Giles Duley: 'To step on a bomb, have your legs blown off and survive is lucky'


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The Independent Culture

Former fashion photographer Giles Duley, 40, switched to photojournalism and, in 2010, was nominated for an Amnesty media award for his work covering acid burn survivors in Bangladesh. On 7 February this year, while on patrol with a US Army unit, he stood on a landmine, losing both legs and his left arm. He plans to return to photography as soon as he can. An exhibition of his work opens in London tomorrow.

When I put my foot down, I heard this click. Then bang. It was such a shock, like jumping into freezing cold water, when your mind suddenly can't process what's going on. This incredibly bright, white light and intense heat covered me. I was tossed into the air for what felt like ages. Then I crashed down, slap-bang on my side. There was no noise, no pain. Just deafening silence.

My left hand had flopped over my face. So when I looked up, it was through a hand ripped to shreds. The small white bones were completely exposed and all the flesh on one side of my arm was missing. Like something from a horror film, it was smouldering. I couldn't feel my legs, so I tried to sit up. My feet were no longer there. A nearby tree was covered in bits of my flesh.

I knew I was badly hurt but I remember checking: do I still have my right hand? Yes. Could I still see? Yes. Could I think straight? Yes. I'm a photographer. If one of those three things had been missing I'd have been terrified. It meant I could still work.

In my twenties I'd been a music photographer enjoying the rock'n'roll lifestyle, snapping everyone from The Black Crowes and Marilyn Manson to Mariah Carey. I was interested in humanitarianism but wasn't sure how to get involved. One day, I just quit and put everything I owned into storage.

For three years I worked as a live-in carer for a vulnerable adult and would spend two months solidly caring and then go away to Sudan or another war zone for a month to take photographs. I wasn't being paid to take photographs, so I could take the ones I wanted to for their own sake. I contacted NGOs and charities to say: "What's going on that you think should be documented?"

I was in Afghanistan photographing civilian victims of war. I decided that I also wanted to photograph American troops. I was embedded with the First Squadron of the 75th Cavalry, 101st Airborne Division for about three weeks.

It was frontline stuff, a tiny desert outpost with surrounding sandbags. I knew how dangerous it was. Years earlier, I'd stepped on a landmine in Angola which hadn't exploded. Not many people survive two landmines.

On that particular day, I went out on a small patrol. I didn't need to go with the soldiers. That morning, I'd written in my journal that I was worried I wouldn't come back. I remember thinking: "I just won't go." As a photographer, I was there voluntarily. I could have said: "I'm not coming out with you today." But I didn't like to do that.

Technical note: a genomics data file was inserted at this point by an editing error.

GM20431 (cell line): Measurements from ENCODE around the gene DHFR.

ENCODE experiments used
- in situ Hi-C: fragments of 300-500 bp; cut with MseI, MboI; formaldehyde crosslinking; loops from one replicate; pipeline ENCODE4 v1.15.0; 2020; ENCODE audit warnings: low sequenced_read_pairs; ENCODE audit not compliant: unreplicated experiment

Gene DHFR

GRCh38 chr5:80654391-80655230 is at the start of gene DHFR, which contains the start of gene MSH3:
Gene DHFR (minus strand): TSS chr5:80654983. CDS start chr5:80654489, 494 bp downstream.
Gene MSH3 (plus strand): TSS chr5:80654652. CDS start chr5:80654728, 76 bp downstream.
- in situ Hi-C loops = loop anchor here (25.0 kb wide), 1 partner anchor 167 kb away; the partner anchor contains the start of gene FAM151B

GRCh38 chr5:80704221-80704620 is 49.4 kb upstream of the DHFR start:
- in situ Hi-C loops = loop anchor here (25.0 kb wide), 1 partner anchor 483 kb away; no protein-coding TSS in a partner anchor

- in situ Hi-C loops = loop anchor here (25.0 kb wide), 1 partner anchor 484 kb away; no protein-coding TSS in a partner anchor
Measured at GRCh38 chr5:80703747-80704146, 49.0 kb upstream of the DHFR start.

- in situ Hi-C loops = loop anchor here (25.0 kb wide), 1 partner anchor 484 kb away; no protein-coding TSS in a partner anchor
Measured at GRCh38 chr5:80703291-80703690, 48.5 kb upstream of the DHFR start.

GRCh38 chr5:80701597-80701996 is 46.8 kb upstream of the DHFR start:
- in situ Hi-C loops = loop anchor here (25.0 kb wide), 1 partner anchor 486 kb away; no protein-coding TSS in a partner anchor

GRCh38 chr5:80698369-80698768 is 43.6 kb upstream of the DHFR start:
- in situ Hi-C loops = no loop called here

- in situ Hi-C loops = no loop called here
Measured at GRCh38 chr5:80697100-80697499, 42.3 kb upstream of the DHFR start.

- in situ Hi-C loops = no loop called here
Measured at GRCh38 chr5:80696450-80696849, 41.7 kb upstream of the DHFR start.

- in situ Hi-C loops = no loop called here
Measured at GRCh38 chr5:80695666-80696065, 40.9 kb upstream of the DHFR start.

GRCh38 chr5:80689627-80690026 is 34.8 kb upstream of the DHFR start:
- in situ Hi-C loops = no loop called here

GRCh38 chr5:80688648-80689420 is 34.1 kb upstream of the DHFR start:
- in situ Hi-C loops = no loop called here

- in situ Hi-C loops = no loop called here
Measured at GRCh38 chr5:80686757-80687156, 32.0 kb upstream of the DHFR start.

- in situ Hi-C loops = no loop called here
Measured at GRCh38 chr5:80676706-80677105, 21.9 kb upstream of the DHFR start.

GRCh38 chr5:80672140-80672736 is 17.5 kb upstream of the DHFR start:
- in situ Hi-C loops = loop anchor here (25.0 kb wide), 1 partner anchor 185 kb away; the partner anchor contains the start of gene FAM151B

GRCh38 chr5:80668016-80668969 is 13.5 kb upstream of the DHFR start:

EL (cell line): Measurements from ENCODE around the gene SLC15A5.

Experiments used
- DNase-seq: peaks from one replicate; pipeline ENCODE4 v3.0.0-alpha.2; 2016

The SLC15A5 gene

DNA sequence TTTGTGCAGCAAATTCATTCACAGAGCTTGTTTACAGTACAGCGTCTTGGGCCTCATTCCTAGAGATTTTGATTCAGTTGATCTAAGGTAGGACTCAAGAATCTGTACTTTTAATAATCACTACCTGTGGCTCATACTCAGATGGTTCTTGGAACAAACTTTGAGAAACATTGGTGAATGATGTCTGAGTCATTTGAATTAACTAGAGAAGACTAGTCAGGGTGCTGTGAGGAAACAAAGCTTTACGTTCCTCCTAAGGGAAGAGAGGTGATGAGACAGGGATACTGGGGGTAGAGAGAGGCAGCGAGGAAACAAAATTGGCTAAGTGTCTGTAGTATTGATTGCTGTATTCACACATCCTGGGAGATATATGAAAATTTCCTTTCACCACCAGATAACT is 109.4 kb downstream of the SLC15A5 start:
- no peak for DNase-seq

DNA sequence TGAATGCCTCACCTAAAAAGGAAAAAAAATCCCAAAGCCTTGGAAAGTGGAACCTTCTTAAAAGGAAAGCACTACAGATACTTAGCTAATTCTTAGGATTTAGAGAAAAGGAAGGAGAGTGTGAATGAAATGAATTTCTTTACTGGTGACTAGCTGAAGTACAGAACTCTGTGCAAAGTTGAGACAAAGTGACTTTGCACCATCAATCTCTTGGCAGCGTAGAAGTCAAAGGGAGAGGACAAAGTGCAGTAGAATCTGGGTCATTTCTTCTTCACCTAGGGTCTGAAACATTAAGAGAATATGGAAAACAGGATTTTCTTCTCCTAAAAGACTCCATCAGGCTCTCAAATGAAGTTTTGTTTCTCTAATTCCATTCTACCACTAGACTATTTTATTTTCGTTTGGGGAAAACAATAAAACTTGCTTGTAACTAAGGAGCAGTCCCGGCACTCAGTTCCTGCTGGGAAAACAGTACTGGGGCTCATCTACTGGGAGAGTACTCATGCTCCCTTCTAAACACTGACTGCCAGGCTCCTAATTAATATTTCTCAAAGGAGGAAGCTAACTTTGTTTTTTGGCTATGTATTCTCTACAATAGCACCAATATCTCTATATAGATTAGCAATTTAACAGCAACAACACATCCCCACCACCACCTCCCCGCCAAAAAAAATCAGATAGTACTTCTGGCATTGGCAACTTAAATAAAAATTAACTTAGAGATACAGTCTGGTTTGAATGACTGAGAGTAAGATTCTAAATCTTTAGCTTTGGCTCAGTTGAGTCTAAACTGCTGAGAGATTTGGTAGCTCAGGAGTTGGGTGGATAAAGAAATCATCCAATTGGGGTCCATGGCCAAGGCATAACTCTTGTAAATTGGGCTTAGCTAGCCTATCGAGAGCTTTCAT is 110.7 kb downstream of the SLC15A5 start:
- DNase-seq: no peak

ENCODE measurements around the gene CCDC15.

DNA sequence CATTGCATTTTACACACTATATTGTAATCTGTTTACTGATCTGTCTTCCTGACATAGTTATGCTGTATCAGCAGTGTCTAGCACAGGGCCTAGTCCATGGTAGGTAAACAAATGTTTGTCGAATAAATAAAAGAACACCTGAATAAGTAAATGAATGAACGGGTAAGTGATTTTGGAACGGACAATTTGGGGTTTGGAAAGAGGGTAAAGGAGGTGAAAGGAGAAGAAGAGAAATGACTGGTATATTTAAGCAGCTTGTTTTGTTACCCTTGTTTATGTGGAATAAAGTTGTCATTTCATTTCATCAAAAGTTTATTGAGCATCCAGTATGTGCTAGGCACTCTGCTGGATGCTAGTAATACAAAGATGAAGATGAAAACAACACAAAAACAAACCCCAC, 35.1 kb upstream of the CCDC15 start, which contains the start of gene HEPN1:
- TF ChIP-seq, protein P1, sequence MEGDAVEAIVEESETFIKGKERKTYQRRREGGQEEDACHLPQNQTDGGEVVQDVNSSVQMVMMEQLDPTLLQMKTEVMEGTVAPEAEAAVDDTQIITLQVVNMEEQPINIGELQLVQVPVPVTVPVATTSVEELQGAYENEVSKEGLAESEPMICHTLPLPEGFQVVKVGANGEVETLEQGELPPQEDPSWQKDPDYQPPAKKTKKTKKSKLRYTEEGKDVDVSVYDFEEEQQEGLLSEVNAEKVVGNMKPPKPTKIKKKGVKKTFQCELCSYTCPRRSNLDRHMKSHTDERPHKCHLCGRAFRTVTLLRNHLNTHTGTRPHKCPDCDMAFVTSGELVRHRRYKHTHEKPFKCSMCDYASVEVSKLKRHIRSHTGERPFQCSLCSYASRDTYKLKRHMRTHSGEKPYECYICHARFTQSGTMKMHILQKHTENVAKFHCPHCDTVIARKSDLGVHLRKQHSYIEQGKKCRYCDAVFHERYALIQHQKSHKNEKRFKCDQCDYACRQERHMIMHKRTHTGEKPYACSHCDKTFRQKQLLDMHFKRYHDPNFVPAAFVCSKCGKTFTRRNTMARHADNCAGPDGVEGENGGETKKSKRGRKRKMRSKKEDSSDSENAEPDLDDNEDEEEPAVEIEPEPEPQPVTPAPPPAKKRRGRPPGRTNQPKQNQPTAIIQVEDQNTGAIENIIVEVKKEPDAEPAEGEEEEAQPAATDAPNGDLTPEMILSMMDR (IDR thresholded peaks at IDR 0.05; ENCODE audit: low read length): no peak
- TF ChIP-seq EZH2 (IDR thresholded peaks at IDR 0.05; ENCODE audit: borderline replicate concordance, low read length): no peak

The area where I was standing had already been checked for mines. I turned around intending to go for a cigarette. I put my foot down and that's when I heard the click. Bang.

Everybody got down and lay in the dirt. One by one they called out their names to say they were fine. I kept calling, "Giles. Giles! It's Giles. I've been hit." Luckily, there was a senior medic on patrol that day. He put tourniquets on my arms and legs straight away and pulled them tight. That was the first thing that actually hurt. I kept saying: "Tell me, am I going to die?"

I willed myself not to pass out. Sergeant Metz was telling me about American football and kept me talking. He got me a cigarette and lit it. It was the best cigarette I've ever smoked.

I lied when one of the soldiers asked me about my girl. Jennie and I had been on a few dates before I went to Afghanistan. She wasn't my girlfriend, but I really wanted her to be. It sounds pathetic but I remember picturing Jen and thinking in my head that if she was mine I could keep going. Then I felt very guilty for telling them she was my girlfriend when she wasn't.

Suddenly, this helicopter came in as close as it could, sending dust and the heat of it everywhere. It was very painful being jerked up and down as they ran with me towards it. The helicopter guys came out wearing these big masks, which was very intimidating. They threw me into the back of the helicopter and we were off.

The helicopter medics couldn't believe I was conscious. I was the only triple amputee they'd seen that year who survived, let alone was talking to them and asking "incredibly pertinent questions" and apologising for the trouble.

From Kandahar I was moved to an intensive care unit in Birmingham. It was awful for Jen, because my family didn't know who she was. She and I had been friends for a couple of years. When I came back from Sudan for Christmas, just before I went to Afghanistan, we became very close. I had written to her telling her she was the girl of my dreams. But she didn't reply. That is, until the day of the accident, when she emailed to say she felt the same way. I didn't get it because it arrived after the explosion.

The first Jen heard of the accident was through my family that I was in intensive care. It was awful for her. She wrote me a letter for every day that I was unconscious. She wrote that it didn't matter what had happened to me and that she felt the same way I did. As soon as I regained consciousness, we started seeing each other. It's the weirdest start to a relationship I've ever had – being in intensive care together every day.

To step on a bomb, have your legs blown off and survive, is lucky. Everybody has a good-luck story. Mine was the fact that the senior medic was on patrol that day. Those who don't have a good-luck story are the ones who don't make it.

Giles Duley: Becoming the Story is on at KK Outlet, London N1 from 4 to 26 November.